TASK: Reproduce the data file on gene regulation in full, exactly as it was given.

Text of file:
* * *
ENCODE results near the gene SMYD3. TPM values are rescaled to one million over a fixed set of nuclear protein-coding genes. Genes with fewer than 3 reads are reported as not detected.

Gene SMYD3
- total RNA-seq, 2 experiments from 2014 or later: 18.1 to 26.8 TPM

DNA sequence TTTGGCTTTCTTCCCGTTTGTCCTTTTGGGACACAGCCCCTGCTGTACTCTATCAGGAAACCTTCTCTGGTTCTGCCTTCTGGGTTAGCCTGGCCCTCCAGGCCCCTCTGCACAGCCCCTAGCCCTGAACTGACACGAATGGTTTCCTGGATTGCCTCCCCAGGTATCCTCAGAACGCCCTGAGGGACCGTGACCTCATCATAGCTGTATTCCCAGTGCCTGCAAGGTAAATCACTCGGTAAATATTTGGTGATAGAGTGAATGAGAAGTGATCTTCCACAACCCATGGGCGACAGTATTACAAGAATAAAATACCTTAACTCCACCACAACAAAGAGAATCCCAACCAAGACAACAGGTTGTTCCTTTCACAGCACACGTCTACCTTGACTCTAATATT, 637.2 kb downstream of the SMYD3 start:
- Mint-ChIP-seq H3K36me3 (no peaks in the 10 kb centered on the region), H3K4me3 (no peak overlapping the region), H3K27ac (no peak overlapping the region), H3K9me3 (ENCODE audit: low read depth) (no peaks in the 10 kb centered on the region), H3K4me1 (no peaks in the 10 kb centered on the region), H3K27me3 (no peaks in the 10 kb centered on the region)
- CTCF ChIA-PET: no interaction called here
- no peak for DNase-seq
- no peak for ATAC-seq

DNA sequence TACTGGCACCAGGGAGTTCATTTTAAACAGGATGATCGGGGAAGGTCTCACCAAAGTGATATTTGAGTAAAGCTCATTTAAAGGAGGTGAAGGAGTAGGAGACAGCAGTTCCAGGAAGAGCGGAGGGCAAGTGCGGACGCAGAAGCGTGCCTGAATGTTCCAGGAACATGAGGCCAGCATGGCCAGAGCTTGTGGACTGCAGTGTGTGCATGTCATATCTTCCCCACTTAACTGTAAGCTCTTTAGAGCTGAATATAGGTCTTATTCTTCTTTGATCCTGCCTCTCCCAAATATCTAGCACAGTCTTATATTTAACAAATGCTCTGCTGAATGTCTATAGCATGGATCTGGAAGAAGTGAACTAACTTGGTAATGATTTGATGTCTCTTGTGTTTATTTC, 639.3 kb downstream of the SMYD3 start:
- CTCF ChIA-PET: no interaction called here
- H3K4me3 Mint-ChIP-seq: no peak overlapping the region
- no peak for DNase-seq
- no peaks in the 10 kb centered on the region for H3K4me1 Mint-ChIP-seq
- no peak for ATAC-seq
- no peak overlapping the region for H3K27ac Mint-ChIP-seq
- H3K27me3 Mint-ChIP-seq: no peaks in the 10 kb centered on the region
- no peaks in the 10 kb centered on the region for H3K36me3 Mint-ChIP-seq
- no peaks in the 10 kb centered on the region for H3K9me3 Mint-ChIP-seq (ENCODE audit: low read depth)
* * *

ENCODE results near the gene SMYD3. TPM values are rescaled to one million over a fixed set of nuclear protein-coding genes. Genes with fewer than 3 reads are reported as not detected.

Gene SMYD3
- total RNA-seq, 2 experiments from 2014 or later: 18.1 to 26.8 TPM

DNA sequence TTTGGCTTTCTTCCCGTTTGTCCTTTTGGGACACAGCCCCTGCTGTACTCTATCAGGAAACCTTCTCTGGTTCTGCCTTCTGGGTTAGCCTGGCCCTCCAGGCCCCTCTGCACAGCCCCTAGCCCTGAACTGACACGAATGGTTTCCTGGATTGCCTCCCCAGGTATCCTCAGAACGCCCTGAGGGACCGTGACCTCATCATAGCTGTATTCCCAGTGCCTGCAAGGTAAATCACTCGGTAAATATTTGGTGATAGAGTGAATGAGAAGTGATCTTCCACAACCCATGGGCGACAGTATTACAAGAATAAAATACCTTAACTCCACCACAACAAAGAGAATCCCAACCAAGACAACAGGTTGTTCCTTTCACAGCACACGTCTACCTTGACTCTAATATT, 637.2 kb downstream of the SMYD3 start:
- Mint-ChIP-seq H3K36me3 (no peaks in the 10 kb centered on the region), H3K4me3 (no peak overlapping the region), H3K27ac (no peak overlapping the region), H3K9me3 (ENCODE audit: low read depth) (no peaks in the 10 kb centered on the region), H3K4me1 (no peaks in the 10 kb centered on the region), H3K27me3 (no peaks in the 10 kb centered on the region)
- CTCF ChIA-PET: no interaction called here
- no peak for DNase-seq
- no peak for ATAC-seq

DNA sequence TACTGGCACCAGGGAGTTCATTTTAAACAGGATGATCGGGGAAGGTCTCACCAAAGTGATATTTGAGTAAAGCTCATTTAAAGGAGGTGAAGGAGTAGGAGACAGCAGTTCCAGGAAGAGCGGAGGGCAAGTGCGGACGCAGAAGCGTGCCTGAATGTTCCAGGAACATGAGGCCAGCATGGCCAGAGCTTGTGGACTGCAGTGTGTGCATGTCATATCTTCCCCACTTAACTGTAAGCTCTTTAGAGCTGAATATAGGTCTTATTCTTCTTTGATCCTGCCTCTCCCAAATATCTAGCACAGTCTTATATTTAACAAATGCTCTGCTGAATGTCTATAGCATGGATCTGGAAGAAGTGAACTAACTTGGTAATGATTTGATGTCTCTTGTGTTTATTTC, 639.3 kb downstream of the SMYD3 start:
- CTCF ChIA-PET: no interaction called here
- H3K4me3 Mint-ChIP-seq: no peak overlapping the region
- no peak for DNase-seq
- no peaks in the 10 kb centered on the region for H3K4me1 Mint-ChIP-seq
- no peak for ATAC-seq
- no peak overlapping the region for H3K27ac Mint-ChIP-seq
- H3K27me3 Mint-ChIP-seq: no peaks in the 10 kb centered on the region
- no peaks in the 10 kb centered on the region for H3K36me3 Mint-ChIP-seq
- no peaks in the 10 kb centered on the region for H3K9me3 Mint-ChIP-seq (ENCODE audit: low read depth)